Trump and Saudis conspire to cover up murder of Washington Post journalist

There are important reasons for the United States to protect the relationship with Saudi Arabia. But what’s showcased by Trump’s assistance in covering up the murder of Khashoggi is how deeply distorted US–foreign relations have become under Trump. Trump is not concerned about the relationship between the US and Saudi Arabia as nation states whose goals overlap and diverge over a period of decades. He views this as a personal relationship. It’s not the US and Saudi Arabia. It’s Trump and bin Salman. And Jamal Khashoggi … was a critic. For the Washington Post. That’s solidly in the “my friend the crown prince” vs. the “fake news.”

Trump can’t get outside of his personal, business relationship with a man he views as his partner in “winning.” And his reaction is to protect that relationship at all costs, even if that means that the nation states involved suffer irreparable harm.

To make the world safe for whatever Mohammed bin Salman wants to say, Trump has even cut off communications with Republican-led Senate committees and made it clear that door will stay shut until the Saudis have their alibi in hand.

“I can only surmise that probably the intel is not painting a pretty picture as it relates to Saudi Arabia,” [Republican Senator Bob Corker] said. Based on the earlier intelligence he had reviewed, he added, “everything points not to just Saudi Arabia, but to MBS,” referring to Crown Prince Mohammed bin Salman. “This could not have happened without his approval.”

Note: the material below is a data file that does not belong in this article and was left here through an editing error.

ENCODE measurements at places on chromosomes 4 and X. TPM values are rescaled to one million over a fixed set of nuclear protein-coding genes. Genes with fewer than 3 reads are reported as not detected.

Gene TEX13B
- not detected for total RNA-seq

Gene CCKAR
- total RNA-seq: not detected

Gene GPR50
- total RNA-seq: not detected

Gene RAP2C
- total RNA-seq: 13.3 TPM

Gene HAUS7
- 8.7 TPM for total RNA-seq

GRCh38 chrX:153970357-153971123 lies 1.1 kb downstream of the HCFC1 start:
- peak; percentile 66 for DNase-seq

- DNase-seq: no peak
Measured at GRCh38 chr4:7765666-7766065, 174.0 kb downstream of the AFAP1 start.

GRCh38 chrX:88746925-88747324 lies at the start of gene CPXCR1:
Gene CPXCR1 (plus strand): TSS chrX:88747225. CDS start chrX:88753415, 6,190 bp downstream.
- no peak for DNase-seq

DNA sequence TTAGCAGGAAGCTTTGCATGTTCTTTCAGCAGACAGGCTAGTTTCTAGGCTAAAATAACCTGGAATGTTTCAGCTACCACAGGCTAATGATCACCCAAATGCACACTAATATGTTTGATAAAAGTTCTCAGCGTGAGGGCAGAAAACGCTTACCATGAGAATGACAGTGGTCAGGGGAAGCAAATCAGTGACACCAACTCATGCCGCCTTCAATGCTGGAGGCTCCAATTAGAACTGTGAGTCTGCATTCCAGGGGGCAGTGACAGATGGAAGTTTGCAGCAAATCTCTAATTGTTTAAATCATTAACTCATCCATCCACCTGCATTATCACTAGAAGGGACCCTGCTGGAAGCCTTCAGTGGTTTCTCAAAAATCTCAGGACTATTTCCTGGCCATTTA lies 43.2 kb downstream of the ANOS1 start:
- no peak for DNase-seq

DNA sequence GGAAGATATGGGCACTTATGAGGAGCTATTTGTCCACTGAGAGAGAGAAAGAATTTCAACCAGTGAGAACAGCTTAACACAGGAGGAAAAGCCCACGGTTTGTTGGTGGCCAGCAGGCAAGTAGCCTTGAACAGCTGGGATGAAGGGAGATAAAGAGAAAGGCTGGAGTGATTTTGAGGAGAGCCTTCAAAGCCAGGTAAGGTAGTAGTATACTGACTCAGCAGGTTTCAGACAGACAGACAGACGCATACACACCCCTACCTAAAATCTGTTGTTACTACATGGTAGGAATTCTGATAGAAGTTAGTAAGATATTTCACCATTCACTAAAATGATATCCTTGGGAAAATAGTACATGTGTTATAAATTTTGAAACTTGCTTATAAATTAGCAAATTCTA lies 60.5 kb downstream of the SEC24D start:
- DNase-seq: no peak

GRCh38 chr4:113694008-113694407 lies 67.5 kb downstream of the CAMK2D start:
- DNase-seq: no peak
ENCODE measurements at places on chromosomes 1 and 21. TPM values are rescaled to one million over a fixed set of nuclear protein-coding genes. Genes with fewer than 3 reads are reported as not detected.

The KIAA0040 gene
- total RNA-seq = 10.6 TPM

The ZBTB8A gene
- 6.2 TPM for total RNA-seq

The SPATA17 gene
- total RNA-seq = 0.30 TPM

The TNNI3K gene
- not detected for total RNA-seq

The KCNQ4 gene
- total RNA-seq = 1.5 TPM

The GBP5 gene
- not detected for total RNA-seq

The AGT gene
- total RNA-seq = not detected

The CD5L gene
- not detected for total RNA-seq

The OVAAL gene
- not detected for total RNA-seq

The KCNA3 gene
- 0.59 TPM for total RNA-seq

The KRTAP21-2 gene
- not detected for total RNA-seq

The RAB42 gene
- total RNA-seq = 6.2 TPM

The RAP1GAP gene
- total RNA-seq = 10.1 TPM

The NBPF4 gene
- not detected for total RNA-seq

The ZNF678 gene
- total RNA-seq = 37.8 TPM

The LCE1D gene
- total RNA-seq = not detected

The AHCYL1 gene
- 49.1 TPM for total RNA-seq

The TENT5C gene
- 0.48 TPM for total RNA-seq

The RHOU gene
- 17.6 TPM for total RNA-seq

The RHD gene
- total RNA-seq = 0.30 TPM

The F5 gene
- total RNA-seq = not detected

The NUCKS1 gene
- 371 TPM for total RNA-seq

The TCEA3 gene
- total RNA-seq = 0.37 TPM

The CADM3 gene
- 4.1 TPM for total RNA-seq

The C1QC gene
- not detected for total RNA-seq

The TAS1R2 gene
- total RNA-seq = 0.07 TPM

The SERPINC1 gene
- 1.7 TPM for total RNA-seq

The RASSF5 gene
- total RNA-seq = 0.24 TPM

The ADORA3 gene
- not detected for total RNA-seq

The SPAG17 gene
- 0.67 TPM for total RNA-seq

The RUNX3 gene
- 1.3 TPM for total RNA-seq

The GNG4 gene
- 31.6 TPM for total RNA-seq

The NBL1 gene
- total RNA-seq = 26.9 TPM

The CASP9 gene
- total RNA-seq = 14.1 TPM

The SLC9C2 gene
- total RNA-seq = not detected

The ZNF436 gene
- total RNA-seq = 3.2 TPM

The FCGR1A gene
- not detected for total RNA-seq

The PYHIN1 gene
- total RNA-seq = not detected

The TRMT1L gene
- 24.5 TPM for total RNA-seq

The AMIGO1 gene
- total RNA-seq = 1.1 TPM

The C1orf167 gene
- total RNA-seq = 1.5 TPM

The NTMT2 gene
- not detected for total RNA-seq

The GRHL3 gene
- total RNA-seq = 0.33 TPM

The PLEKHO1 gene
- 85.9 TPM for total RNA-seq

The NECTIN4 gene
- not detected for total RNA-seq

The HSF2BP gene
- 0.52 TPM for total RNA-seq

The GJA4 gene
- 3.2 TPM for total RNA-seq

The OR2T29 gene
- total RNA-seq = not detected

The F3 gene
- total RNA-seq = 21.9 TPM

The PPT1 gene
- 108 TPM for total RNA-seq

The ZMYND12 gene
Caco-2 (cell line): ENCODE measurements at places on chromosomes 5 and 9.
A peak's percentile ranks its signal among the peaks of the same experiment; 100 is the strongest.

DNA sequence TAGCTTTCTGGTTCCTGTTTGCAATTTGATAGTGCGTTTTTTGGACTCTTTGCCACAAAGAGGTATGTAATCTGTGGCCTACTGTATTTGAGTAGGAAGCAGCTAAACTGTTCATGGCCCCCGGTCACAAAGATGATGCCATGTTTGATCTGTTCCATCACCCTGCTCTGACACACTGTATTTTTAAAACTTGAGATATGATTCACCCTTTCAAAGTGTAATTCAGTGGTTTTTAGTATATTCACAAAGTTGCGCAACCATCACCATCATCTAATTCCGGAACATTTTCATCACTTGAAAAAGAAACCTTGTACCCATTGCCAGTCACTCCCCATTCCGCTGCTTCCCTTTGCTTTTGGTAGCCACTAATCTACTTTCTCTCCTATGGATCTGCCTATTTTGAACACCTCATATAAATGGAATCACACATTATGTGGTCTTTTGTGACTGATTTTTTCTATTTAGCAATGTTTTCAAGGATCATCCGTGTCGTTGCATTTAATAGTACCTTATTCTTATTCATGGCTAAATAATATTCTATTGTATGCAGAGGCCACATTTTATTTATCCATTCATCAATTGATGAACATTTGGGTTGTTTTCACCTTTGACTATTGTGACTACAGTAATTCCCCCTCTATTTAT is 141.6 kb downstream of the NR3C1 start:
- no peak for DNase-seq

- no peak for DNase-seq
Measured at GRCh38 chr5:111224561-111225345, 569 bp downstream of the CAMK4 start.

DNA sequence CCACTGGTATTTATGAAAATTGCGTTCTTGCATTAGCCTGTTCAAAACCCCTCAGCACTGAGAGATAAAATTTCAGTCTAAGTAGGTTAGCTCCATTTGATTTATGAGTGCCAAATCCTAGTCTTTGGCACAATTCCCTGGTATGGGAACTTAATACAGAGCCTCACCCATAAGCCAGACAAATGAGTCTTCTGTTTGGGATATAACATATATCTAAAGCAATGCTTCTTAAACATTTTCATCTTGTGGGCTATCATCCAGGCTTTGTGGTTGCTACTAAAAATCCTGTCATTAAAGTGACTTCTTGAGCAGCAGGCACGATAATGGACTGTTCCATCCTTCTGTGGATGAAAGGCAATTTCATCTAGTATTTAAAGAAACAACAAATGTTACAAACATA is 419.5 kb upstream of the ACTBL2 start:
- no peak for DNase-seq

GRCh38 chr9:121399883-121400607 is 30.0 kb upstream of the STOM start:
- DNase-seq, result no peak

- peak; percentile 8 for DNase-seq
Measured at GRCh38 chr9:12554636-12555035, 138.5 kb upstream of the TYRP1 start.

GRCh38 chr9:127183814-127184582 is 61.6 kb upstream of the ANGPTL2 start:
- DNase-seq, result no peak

The crime could not have happened without bin Salman’s sanction, and the ongoing cover-up of the crime could not happen without Donald Trump’s blessing. The Saudis may be searching for every possible reason why bin Salman is not to blame for this. Trump may be putting up every roadblock to give bin Salman time to cook up an alibi that would withstand three episodes of Law & Order.

But, as the New York Times reports, the evidence is only growing that Mohammed bin Salman was directly involved in the murder of Khashoggi. The list of men who flew into Istanbul to torture and kill Khashoggi included at least one who was known to be a personal guard of bin Salman and others who had worked directly for the crown prince.

If, as the Turkish authorities say, these men were present at the Saudi Consulate in Istanbul where Mr. Khashoggi disappeared on Oct. 2, they might provide a direct link between what happened and Prince Mohammed. That would undercut any suggestion that Mr. Khashoggi died in a rogue operation unsanctioned by the crown prince. Their connection to him could also make it more difficult for the White House and Congress to accept such an explanation.

Congress? Maybe. But Trump would have no such problem finding an excuse. Because his focus is in protecting exactly his connection to bin Salman. Other leaders around the world are trying to push the Saudis to give honest answers. Trump is trying to help them find excuses.

There’s no excuse for that.

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